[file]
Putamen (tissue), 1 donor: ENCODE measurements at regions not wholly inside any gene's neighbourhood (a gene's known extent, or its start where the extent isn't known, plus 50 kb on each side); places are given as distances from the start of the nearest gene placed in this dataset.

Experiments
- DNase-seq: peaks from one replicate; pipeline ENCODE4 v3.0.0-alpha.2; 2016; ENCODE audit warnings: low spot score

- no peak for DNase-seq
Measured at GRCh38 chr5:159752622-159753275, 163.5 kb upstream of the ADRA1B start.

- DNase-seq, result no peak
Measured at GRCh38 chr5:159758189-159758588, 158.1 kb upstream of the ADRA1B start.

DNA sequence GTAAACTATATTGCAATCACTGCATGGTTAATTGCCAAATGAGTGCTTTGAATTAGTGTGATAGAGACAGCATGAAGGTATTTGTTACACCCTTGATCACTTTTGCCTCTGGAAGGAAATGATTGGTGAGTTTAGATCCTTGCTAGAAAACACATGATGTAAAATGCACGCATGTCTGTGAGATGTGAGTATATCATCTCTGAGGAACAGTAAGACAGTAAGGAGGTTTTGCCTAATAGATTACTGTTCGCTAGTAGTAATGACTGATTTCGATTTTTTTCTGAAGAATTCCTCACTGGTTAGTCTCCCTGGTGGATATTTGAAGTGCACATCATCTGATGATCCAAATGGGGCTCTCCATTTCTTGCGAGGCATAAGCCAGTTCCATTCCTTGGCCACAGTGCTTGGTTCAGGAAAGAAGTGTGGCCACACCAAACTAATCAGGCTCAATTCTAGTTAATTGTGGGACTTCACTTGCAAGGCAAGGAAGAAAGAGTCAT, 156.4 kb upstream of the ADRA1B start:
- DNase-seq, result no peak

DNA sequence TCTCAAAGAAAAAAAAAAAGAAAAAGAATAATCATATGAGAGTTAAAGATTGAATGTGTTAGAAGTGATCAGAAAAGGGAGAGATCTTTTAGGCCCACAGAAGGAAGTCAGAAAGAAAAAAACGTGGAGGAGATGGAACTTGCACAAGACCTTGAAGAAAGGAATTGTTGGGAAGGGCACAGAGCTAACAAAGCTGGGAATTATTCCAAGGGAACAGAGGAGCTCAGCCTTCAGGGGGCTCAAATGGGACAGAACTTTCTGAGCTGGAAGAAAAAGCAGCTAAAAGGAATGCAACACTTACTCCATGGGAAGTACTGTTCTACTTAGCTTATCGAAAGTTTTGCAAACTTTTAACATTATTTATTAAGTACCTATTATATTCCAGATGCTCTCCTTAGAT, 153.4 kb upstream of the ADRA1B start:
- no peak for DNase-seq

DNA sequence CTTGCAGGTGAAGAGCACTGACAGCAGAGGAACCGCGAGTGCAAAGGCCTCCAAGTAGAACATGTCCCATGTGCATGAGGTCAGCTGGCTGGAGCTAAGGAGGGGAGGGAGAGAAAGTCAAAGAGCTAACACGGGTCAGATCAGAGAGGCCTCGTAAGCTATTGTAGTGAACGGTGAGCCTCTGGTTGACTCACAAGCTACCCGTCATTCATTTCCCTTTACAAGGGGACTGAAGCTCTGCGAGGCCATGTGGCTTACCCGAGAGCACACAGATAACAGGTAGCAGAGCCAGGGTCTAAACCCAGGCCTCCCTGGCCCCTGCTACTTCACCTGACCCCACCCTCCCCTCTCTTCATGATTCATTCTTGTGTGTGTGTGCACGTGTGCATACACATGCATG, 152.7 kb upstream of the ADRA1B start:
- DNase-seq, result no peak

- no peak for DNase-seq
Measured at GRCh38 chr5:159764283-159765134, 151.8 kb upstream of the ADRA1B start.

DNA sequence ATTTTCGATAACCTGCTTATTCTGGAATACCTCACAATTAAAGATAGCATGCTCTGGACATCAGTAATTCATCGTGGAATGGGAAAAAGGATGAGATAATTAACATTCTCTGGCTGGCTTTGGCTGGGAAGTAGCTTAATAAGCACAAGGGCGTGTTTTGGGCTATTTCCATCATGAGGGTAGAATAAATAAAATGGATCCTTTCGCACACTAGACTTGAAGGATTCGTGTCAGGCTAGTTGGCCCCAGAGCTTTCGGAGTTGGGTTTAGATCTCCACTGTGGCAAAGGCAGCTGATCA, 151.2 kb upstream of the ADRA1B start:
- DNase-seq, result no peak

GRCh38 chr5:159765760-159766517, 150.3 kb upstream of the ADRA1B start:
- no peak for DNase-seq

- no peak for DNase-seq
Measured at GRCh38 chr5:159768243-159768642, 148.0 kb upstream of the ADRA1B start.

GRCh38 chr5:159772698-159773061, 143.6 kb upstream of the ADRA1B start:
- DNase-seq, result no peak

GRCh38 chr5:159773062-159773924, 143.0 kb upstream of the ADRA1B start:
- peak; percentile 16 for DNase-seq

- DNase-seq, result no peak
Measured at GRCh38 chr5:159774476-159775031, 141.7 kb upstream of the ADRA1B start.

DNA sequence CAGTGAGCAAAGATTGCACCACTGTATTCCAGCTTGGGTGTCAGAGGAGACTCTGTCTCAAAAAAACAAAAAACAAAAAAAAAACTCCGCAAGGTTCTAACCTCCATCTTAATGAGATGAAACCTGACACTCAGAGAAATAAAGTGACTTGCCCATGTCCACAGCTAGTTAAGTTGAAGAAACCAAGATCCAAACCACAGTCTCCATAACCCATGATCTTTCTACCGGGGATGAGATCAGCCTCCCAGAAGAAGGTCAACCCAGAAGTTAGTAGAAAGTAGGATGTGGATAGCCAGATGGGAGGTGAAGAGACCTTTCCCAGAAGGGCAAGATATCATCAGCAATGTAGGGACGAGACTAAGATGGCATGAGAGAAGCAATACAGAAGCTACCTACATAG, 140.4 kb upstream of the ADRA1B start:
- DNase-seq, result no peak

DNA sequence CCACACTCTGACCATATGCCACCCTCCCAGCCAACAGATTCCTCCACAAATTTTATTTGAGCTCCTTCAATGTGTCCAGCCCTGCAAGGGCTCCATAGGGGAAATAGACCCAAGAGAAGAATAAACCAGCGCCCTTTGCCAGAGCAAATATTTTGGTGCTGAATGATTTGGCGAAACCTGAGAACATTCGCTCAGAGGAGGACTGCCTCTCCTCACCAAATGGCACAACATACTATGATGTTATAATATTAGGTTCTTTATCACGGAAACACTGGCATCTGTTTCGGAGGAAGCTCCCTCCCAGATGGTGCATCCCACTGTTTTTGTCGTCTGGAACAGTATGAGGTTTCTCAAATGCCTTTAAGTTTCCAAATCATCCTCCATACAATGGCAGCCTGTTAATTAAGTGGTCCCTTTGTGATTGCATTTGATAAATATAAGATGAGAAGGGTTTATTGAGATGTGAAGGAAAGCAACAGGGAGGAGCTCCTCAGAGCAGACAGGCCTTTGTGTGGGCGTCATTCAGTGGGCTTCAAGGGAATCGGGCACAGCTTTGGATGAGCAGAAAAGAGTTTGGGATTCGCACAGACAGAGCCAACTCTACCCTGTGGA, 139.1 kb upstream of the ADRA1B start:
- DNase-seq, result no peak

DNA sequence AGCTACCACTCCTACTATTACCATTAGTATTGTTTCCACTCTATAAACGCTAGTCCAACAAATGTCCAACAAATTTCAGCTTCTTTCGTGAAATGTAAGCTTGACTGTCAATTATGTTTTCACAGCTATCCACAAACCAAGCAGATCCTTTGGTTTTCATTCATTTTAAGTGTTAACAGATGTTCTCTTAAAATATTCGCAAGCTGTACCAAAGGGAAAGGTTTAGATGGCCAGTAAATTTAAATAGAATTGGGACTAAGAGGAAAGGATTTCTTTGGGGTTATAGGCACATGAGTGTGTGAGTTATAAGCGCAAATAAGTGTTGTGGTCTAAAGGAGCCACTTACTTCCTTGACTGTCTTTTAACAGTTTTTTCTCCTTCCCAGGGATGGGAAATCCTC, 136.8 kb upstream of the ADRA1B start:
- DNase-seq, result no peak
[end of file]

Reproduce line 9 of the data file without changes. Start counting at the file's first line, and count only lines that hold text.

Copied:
- DNase-seq, result no peak